A GOOD READ
'Lament for the human destruction of the non-human world dates back to at least The Epic of Gilgamesh, which was written in about 2100 BC,' writes Caspar Henderson in his review of Wilding by Isabella Tree (The Guardian). '“We have reduced the forest to a wasteland,” says the eponymous hero: “How shall we answer our gods?” That such despoliation has accelerated in recent decades is now a familiar idea, but I recommend anyone prone to despair to read Wilding . . . a hugely important addition to the literature of what can be done to restore soil and soul.'
Wilding is the tale of an experimental rescue operation, the focused and seemingly eccentric efforts to resuscitate 1400 hectares of agricultural land after years of intensive farming; to create disorder out of order, which Tree and her husband Charlie Burrell do heartwarmingly well. Farming practices are relaxed, the approach - as far as can be - natural, herbivores left to roam and graze, and the wildlife, especially the birdlife has returned and multiplied.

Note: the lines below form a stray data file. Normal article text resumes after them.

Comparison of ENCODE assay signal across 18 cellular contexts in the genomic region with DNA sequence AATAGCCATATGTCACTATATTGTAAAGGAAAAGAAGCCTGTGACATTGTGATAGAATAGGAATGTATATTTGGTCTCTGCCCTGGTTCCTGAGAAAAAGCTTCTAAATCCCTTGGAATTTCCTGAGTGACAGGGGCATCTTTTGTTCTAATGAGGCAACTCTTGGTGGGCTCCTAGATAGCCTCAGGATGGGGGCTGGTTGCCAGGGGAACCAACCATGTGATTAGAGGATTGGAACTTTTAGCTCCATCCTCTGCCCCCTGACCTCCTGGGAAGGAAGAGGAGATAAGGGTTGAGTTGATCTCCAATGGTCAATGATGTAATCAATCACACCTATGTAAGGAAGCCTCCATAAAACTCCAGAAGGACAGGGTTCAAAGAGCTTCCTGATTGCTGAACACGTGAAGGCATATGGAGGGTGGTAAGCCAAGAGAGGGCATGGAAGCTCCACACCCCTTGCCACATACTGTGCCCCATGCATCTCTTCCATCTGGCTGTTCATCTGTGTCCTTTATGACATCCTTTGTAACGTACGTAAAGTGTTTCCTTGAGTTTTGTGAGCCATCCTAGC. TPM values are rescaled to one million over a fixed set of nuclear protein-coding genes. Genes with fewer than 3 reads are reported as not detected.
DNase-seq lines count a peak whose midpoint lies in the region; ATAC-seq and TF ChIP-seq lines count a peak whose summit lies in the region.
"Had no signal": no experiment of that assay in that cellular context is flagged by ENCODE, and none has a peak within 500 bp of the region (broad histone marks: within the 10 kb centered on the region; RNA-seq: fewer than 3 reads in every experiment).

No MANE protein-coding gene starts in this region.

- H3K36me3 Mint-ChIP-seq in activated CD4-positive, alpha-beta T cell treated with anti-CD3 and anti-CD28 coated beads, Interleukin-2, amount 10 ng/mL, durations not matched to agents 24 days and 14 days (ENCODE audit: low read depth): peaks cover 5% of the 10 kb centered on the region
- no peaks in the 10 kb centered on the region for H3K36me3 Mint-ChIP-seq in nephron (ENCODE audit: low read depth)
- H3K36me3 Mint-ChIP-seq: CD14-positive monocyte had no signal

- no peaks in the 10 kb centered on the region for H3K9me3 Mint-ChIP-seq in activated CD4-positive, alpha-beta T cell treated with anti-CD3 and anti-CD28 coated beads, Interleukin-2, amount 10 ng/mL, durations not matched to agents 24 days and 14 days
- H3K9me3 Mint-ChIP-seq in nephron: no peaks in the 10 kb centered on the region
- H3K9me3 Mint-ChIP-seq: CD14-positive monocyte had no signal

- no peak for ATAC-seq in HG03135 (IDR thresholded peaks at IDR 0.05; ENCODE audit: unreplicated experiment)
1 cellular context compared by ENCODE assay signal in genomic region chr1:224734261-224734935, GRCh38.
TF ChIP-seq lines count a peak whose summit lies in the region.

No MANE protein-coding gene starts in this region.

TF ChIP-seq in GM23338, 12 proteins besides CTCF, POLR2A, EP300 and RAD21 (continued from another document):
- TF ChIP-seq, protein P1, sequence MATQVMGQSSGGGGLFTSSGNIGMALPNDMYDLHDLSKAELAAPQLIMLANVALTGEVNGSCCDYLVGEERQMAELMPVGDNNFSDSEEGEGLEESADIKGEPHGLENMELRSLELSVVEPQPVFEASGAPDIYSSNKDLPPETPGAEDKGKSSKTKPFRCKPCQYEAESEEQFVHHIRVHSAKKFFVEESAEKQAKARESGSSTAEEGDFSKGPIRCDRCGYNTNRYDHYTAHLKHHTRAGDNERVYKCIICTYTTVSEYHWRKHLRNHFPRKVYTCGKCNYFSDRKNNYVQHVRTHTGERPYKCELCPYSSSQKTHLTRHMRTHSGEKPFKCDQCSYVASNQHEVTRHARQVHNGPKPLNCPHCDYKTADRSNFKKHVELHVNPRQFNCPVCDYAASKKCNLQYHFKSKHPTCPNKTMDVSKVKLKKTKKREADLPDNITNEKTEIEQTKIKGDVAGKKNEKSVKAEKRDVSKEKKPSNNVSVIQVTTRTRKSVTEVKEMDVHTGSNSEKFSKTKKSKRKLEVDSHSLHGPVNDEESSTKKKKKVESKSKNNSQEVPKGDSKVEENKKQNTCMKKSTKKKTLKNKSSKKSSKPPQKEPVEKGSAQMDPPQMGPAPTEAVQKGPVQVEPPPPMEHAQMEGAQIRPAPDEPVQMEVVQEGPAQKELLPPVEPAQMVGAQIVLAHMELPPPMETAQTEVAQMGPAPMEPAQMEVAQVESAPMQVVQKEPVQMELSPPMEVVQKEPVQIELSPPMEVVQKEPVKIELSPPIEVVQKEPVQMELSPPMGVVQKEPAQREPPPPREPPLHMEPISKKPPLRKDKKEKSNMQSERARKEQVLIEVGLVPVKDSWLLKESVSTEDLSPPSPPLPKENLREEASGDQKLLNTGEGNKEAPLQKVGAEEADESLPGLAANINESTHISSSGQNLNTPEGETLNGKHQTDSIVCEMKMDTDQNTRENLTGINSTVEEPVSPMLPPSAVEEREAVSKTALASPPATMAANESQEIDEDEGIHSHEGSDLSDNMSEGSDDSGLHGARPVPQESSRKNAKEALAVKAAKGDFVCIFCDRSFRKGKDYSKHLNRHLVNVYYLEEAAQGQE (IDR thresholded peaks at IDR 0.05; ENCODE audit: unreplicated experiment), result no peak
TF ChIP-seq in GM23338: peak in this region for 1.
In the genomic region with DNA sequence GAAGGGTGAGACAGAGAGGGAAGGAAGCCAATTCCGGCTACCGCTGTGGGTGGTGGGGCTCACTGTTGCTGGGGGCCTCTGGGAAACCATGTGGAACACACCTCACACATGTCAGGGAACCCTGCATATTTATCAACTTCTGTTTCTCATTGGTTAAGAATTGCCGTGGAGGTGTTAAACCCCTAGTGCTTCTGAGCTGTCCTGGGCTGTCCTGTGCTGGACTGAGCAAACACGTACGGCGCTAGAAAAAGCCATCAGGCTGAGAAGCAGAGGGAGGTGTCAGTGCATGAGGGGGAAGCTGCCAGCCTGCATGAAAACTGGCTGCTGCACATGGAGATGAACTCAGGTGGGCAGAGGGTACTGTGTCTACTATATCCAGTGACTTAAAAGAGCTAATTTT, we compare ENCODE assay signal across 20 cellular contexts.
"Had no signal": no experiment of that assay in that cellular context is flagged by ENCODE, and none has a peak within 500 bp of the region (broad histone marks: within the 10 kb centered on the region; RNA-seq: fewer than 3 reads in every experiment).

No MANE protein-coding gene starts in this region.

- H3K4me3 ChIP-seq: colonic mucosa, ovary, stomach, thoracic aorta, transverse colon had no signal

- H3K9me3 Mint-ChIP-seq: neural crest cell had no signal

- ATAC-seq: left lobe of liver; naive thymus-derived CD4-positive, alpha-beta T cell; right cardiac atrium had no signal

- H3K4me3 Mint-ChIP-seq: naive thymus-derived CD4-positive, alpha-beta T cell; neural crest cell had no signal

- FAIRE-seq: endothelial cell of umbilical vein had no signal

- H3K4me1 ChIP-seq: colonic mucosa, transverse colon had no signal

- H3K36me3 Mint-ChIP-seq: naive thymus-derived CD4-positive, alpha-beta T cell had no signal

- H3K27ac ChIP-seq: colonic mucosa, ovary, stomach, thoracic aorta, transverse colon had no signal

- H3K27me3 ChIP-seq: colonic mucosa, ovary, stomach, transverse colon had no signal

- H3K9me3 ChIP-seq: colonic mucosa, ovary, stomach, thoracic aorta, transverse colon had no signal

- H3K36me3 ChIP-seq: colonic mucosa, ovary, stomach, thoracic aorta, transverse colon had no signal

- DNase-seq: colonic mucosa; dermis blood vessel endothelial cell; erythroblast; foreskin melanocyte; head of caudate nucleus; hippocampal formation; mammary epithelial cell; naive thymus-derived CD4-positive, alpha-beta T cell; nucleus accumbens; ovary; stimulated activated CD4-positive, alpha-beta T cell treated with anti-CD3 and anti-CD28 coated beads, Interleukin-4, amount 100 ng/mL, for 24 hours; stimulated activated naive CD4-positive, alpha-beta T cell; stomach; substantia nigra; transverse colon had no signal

It's a cheer of encouragement to all people around the world engaged in reversing 'progress' and restoring nature's settings. But the fact the farm is close to Gatwick Airport in England (Knepp, West Sussex) a country where intensive and monocultural farming has trumped so many of the traditional messy ticking-along farms, and where the grand wild places are ruled and legislated and seen as set apart from the modern world, adds a layer of magical poignancy.
This is a memoir rather than a literary campaign, but there will be few who, after reading this book, won't look out of the window at their own piece of land and see the sense and potential for a little rewilding work of their own.
Wilding by Isabella Tree, published by Picador.